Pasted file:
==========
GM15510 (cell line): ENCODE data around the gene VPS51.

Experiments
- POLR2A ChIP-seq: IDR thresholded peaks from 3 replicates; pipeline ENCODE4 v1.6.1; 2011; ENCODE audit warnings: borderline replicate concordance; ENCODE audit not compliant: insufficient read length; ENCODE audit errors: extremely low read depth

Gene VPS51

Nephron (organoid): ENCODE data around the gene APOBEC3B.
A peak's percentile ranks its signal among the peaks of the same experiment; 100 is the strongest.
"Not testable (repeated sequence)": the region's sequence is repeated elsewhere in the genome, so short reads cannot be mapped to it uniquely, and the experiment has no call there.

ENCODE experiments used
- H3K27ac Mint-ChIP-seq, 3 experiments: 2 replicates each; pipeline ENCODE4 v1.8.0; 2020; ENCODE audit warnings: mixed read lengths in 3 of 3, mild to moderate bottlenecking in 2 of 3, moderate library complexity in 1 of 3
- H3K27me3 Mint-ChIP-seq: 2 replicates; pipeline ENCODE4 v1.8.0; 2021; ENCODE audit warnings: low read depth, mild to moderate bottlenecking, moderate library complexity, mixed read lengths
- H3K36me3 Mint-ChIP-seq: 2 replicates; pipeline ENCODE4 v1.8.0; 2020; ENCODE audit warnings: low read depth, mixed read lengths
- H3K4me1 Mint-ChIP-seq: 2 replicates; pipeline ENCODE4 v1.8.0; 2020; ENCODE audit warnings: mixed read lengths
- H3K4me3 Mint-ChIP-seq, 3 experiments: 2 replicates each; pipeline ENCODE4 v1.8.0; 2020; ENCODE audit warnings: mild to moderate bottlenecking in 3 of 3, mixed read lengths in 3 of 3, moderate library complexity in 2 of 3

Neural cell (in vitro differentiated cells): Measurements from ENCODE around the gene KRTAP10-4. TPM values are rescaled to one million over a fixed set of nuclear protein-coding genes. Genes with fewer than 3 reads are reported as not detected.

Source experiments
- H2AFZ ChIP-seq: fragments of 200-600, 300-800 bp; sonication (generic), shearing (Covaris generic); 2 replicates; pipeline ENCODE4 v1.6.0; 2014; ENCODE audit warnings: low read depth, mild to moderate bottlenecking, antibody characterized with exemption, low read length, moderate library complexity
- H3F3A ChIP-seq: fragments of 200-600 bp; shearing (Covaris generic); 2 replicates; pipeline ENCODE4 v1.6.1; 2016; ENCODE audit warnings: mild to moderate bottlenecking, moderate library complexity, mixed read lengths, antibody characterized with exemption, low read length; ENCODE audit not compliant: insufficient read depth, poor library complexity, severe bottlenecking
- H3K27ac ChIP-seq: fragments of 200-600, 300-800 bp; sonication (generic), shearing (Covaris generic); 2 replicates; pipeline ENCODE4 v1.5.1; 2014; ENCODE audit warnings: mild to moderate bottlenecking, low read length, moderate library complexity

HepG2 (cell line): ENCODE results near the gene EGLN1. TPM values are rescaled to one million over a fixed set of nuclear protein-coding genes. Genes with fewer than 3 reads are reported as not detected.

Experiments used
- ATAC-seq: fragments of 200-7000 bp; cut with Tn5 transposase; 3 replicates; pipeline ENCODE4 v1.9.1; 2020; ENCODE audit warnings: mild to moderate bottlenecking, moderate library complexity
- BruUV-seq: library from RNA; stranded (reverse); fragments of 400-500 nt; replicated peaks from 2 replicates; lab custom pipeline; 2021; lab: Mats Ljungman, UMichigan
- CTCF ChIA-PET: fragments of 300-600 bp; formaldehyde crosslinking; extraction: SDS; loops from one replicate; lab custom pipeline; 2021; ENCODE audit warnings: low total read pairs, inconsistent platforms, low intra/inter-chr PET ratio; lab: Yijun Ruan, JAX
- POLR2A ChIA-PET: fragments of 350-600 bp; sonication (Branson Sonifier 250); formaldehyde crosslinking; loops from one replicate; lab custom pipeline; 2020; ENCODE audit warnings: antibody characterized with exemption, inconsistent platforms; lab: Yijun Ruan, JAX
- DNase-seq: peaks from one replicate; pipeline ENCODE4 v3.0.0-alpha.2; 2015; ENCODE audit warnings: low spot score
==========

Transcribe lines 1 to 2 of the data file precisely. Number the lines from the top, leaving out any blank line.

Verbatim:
GM15510 (cell line): ENCODE data around the gene VPS51.

Experiments